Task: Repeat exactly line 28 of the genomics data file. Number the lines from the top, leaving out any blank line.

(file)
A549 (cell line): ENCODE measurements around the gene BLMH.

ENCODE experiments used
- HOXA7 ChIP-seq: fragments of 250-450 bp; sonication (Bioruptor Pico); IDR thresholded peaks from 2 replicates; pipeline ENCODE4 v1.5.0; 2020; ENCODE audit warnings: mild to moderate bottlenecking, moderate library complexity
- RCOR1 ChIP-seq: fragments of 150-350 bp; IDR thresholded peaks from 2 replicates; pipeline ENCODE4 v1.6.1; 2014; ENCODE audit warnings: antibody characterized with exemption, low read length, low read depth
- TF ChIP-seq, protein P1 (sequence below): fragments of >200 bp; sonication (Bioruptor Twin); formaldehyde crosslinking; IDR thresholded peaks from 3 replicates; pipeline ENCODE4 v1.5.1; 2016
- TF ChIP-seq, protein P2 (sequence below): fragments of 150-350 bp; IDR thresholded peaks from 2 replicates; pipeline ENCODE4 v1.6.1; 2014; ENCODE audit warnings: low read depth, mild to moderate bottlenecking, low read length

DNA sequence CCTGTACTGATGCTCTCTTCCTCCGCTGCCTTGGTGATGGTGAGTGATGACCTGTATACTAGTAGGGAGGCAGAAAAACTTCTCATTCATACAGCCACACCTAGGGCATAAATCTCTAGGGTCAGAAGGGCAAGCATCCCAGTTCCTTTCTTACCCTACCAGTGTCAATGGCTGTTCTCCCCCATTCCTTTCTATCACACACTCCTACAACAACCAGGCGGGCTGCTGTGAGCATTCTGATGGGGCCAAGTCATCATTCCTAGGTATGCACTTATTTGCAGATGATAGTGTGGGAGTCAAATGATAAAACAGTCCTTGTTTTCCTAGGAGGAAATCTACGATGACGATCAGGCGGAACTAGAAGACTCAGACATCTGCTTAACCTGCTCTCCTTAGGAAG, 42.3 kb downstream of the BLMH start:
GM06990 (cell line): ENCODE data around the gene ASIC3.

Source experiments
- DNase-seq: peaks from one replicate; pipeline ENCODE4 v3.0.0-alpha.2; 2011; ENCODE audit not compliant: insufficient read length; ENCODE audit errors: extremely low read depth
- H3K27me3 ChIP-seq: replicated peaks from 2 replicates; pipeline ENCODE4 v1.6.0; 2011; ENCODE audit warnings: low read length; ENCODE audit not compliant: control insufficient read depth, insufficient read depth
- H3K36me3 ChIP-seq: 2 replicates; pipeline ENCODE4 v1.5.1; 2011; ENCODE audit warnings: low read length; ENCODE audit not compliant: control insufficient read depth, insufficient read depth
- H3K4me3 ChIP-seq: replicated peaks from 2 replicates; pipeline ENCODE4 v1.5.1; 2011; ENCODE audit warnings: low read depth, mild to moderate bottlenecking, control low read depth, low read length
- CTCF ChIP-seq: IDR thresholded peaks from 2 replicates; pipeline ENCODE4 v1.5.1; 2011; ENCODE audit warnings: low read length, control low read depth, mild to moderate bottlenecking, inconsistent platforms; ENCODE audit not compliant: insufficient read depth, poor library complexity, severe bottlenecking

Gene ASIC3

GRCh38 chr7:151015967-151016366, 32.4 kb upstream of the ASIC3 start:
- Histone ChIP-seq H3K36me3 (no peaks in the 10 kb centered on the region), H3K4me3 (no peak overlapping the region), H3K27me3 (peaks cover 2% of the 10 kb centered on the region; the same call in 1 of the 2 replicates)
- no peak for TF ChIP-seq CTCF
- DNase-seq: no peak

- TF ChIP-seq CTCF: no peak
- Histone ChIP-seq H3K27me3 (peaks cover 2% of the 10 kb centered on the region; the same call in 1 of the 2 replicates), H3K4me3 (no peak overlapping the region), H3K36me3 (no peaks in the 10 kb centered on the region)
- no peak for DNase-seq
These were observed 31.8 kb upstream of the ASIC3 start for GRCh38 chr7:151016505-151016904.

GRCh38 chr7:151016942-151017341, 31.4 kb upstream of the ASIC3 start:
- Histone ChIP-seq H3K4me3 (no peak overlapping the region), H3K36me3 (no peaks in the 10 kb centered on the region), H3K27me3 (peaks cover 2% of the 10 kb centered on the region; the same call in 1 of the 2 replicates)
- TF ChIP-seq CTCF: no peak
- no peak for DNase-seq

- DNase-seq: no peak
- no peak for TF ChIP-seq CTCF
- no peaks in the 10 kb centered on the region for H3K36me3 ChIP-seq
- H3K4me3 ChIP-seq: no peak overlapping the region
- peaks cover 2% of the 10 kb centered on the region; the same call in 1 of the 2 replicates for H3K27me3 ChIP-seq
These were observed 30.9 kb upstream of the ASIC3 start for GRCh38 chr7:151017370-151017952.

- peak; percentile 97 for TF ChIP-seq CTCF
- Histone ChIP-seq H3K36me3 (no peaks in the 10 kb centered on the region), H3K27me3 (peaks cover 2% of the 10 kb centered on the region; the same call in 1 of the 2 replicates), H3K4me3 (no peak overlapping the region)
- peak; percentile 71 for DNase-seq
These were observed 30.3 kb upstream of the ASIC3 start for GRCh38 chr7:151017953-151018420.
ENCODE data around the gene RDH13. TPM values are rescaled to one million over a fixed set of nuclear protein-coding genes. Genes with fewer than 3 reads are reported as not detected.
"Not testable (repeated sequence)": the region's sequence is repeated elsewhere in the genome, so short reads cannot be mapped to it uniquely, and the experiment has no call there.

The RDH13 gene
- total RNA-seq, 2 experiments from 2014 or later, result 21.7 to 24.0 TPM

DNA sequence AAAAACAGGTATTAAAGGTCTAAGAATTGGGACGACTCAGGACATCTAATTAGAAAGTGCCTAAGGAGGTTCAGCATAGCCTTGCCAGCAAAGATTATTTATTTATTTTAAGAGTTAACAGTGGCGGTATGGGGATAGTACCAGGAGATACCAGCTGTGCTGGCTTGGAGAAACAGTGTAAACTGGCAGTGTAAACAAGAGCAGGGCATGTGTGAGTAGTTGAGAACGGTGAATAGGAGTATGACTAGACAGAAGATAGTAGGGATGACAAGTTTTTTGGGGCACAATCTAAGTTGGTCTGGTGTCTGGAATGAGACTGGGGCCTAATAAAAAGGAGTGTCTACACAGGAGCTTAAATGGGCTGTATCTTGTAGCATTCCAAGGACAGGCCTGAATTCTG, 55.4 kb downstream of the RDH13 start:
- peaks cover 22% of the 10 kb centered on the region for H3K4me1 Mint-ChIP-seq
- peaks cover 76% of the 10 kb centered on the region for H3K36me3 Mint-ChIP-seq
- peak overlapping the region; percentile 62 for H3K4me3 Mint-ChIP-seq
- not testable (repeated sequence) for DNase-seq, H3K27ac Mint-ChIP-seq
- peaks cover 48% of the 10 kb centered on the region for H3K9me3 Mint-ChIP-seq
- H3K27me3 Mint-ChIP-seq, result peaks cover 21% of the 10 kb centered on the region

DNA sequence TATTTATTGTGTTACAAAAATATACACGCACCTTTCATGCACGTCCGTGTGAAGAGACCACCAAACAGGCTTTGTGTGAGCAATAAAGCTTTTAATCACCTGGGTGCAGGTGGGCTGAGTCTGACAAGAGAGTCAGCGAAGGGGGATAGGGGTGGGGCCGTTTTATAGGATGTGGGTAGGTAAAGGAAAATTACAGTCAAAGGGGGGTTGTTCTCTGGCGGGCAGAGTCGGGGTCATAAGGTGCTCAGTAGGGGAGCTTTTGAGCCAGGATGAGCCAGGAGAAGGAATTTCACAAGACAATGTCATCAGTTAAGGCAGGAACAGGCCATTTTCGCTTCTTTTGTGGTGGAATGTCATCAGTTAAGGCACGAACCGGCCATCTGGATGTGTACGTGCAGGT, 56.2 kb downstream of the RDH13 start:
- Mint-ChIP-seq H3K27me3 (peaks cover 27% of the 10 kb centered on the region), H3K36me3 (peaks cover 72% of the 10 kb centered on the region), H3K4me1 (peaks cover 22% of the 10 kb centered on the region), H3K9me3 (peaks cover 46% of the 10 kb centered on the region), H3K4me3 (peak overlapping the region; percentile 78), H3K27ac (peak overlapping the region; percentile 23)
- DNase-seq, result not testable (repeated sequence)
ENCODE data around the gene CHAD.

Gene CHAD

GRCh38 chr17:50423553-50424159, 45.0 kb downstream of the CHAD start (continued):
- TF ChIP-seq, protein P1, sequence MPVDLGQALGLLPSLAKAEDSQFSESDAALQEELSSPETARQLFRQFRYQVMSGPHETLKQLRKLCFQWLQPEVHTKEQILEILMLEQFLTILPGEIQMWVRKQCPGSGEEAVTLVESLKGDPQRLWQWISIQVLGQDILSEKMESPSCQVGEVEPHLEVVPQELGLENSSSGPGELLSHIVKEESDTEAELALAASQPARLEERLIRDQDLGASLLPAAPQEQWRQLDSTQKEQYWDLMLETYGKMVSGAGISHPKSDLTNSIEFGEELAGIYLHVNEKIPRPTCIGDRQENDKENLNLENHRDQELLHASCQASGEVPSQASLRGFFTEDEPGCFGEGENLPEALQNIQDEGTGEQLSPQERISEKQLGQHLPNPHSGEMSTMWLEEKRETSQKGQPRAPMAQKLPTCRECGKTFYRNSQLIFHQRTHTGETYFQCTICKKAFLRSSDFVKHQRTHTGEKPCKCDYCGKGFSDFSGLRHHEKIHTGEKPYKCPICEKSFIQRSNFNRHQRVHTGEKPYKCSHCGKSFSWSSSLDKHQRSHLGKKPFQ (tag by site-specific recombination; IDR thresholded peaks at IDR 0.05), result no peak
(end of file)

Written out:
- DNase-seq: no peak